Recent Comments

Computer upgrade 2005…

Well, its that time of year again…time for me to break my computer in the name of geekdom…

For 2005, my objective was a bit different- stick mostly to upgrades that can be transferred to the next “version” of my computer- things that I don’t need to throw away in a year. Because the next upgrade will be large- in 2006, I expect to move to a new motherboard supporting PCI Express slots, which means a new video card, and while I’m at it, an new processor…ouch.

So, for this year I’m replacing my monitor, my memory, and my hard drive subsystem. In some respects, I wish I’d stuck to just those things but, since I had to reformat the hard drive as part of the upgrade (see later in this posting), it seemed like a good time to upgrade the OS…

The big news in the past few days was that the 64 bit version of Windows XP was released to manufacturing. What this means is that the code is basically “finished”. Since I’m an MSDN subscriber, I was able to get the RTM (release to manufacturing) version and install it as part of my 2005 computer upgrade. Yes, don’t worry: I’ll buy a full “normal” license later.

As an aside, I understand Microsoft will be offering free upgrades to Windows XP Professional 64 for people who bought Windows XP Professional: I’m not sure about that, though.

Why care about 64 bit Windows?

The immediate benefits from 64 bit Windows versus 32 bit Windows boils down to memory addressing, both real and virtual. Big applications, and games are a prime example here, have been butting up against all sorts of memory space limits. This isn’t just the 4 GB RAM limit: there are much smaller limits for certain types of paging objects that, with XP 64, are blown wide open. What this means is that applications that use lots of memory should be faster and more capable.

Other benefits start to accrue once more and more applications are written natively as 64 bit apps. 64 bit processing, done right, should be faster: on the order of 10-15% faster. However…initially, when running 32 bit applications under a 64 bit OS, there will be some potential performance degredation…from what’s been tested thus far, from 0 to 5%.

Both AMD (Athlon) and Intel (the new Pentium 4s and the rather unpopular server processor, the Itanium) now have 64 bit processors. Its probably inevitable that most users will be using one sometime in the next 3 to 5 years. But if you don’t upgrade your computer often or at all, don’t play large/complex games or run memory-hog applications like image or video editing…really, you won’t see much need for a 64 bit OS. Oh, and by the way: a 64 bit OS only works on a 64 bit processor- I’m probably stating the obvious, but…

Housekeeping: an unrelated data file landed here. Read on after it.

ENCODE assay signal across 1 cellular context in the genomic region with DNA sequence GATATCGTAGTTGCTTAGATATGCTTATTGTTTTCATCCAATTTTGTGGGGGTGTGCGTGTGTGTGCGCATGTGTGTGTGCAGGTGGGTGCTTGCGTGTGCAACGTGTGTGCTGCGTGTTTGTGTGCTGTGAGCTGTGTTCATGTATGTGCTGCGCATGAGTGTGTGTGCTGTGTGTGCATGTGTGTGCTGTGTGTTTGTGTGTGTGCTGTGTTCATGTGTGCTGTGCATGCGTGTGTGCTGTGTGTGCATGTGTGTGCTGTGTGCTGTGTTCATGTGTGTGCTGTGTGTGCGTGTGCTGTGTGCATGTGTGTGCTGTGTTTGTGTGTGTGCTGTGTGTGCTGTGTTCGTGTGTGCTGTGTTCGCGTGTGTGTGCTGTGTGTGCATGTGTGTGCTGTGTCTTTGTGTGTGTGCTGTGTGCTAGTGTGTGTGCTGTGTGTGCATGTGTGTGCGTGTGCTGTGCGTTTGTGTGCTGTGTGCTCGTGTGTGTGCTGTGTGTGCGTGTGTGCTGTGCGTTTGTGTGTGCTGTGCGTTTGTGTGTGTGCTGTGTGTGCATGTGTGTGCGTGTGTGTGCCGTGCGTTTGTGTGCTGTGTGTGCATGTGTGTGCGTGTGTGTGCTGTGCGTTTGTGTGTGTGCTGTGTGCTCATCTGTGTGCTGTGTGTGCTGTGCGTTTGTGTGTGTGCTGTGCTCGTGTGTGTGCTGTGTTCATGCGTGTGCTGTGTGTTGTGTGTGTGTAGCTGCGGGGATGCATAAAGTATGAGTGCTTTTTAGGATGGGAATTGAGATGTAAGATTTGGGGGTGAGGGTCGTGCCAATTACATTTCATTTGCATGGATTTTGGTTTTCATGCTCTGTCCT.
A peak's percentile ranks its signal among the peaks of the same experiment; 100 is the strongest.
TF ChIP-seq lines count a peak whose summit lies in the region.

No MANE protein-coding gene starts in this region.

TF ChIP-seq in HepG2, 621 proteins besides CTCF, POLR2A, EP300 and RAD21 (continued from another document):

My upgrade this year…
Note I make several references here to “EQ2” (EverQuest 2) performance. Thats a game I play a lot and, thus far, is the only game I’ve installed. I’ll add some other performance comments later once I’ve had time to install several more games…yes, I play a lot of computer games 🙂

  • part #1: a 20″ LCD 1600×1200 flat panel monitor (ViewSonic VP201s). I got this a month or so ago. Its working out great: no visible “trailing” and fast refresh, very sharp and bright with “rich” colours, viewable from wide angles
  • part #2: memory upgrade from 1 GB to 2 GB (Corsair Platinum series paired high speed 1 GB DDR); installed without a hitch Thursday night and made a noticable but small difference in EQ2 performance
  • part #3: a RAID 0 array using 2 x Western Digital “Raptor” 10,000 RPM SATA drives; a little challenging to install because you have to use supplemental drivers during the XP install; the performance increase was immediately noticable. Zoning in EQ2 still takes time, but its probably half as long (guessing) and just seems smoother. Exiting the game no longer results in a minute or so of disk thrashing…
  • part #4: re-install OS…this is where I decided at the last moment to go with Windows XP 64. If I made a “mistake” in this upgrade, this was it

I knew going in that this upgrade was going to be challenging. RAID is not as easy to set up as a normal drive configuration for a starter. And I also didn’t expect any “leaps and bounds” improvements in performance. Really, this was a chance for me to try out a couple of technologies I hadn’t tried on my home PC before, and knowingly submit myself to some “bleeding edge” challenges. Just a quick note- yes, I’ve used RAID before: my first RAID subsystem install was back in about 1989 or thereabouts. I’ve just never installed it on a “Home” PC before…not that my gaming rig is a typical home PC 😉

The Joys of Beta…